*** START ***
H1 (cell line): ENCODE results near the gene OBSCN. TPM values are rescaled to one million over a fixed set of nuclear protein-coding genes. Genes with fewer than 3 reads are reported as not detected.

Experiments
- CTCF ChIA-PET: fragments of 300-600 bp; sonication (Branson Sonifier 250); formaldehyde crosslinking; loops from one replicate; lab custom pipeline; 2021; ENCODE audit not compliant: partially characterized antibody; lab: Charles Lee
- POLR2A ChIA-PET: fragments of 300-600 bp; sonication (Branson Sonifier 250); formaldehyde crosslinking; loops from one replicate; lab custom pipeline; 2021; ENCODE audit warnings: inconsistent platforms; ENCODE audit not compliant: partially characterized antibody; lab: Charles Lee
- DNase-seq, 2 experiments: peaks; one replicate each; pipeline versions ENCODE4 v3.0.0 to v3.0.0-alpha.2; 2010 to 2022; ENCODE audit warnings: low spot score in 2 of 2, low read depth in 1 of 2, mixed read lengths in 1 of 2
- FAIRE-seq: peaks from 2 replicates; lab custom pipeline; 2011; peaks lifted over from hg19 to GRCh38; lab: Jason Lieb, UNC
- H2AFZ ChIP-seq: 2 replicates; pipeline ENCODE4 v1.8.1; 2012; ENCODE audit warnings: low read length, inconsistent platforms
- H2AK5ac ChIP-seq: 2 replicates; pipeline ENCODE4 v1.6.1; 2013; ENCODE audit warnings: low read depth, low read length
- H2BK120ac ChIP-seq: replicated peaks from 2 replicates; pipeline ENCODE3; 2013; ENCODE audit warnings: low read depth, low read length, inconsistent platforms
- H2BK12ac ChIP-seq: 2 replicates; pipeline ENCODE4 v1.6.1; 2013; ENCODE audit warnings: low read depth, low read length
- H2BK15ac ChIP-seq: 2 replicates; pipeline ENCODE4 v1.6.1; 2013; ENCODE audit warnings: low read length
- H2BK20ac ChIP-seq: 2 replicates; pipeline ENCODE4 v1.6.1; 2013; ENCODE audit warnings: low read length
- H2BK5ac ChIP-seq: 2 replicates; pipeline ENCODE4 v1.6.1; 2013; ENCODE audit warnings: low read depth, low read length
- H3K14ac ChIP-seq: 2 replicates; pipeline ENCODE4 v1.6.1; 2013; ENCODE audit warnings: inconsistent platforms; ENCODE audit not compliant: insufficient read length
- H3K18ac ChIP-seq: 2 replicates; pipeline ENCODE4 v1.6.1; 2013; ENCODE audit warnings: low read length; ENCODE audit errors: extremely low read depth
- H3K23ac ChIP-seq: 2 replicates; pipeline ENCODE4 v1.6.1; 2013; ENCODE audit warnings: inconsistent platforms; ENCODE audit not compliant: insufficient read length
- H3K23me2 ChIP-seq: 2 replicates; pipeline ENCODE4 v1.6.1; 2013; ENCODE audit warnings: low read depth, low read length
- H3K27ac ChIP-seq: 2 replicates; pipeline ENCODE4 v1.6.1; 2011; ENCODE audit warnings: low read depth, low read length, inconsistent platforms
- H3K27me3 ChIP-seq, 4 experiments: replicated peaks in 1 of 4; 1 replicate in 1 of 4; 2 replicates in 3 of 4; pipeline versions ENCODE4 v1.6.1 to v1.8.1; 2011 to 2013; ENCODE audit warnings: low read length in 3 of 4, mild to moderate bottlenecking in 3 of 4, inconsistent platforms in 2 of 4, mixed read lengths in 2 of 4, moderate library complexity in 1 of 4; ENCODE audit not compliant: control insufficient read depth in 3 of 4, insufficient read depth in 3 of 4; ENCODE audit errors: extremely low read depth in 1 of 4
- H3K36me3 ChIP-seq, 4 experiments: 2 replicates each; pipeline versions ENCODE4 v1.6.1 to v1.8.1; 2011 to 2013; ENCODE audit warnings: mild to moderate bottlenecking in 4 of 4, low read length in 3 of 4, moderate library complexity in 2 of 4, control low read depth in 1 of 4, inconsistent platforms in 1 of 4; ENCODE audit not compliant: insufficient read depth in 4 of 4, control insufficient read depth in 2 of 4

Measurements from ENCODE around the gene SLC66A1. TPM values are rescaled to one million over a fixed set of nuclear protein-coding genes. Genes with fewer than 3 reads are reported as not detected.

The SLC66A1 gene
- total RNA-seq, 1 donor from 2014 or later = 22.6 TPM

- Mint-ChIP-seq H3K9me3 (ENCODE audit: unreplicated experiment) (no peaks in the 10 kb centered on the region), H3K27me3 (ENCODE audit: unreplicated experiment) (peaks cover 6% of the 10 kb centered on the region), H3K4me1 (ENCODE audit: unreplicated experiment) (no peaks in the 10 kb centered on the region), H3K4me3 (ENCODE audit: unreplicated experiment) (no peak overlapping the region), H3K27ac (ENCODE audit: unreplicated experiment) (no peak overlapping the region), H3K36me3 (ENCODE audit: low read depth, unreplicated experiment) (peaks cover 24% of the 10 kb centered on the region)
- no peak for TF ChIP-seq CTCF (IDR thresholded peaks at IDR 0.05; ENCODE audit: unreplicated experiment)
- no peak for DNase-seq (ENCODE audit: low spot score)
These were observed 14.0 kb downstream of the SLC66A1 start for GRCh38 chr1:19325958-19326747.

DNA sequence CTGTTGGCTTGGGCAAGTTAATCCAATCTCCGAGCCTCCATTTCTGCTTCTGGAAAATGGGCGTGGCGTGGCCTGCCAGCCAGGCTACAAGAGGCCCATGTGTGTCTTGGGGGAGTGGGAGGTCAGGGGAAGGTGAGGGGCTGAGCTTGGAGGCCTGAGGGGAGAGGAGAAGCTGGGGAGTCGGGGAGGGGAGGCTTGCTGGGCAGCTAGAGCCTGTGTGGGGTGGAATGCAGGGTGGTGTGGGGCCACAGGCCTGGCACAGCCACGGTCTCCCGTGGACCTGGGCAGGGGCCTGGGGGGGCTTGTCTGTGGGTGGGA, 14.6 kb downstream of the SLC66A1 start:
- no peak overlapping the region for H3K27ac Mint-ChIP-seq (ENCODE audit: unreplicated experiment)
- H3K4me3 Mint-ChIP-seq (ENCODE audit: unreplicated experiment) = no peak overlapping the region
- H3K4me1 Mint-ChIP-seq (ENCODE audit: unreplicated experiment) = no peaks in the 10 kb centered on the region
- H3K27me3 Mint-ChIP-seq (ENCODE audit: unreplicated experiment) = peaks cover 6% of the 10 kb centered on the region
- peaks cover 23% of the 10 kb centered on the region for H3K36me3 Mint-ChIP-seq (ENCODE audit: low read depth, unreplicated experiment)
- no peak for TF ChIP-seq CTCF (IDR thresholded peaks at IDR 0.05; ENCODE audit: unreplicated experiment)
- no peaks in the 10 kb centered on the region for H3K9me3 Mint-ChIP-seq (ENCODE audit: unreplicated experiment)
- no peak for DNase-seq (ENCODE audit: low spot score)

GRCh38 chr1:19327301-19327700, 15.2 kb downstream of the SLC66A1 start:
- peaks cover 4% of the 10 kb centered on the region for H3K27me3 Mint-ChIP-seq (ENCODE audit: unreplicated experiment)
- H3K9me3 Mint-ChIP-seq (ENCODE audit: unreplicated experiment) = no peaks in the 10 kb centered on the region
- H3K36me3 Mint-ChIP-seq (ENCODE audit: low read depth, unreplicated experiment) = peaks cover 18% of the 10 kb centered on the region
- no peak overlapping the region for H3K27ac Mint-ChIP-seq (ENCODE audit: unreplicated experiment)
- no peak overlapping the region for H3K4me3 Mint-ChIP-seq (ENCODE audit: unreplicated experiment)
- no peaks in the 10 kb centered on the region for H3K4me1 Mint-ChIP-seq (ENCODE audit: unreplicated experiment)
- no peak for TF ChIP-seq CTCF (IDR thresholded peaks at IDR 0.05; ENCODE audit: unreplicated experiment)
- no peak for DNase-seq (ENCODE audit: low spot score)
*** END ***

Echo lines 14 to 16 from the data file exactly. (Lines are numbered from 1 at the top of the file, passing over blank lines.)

- H3K14ac ChIP-seq: 2 replicates; pipeline ENCODE4 v1.6.1; 2013; ENCODE audit warnings: inconsistent platforms; ENCODE audit not compliant: insufficient read length
- H3K18ac ChIP-seq: 2 replicates; pipeline ENCODE4 v1.6.1; 2013; ENCODE audit warnings: low read length; ENCODE audit errors: extremely low read depth
- H3K23ac ChIP-seq: 2 replicates; pipeline ENCODE4 v1.6.1; 2013; ENCODE audit warnings: inconsistent platforms; ENCODE audit not compliant: insufficient read length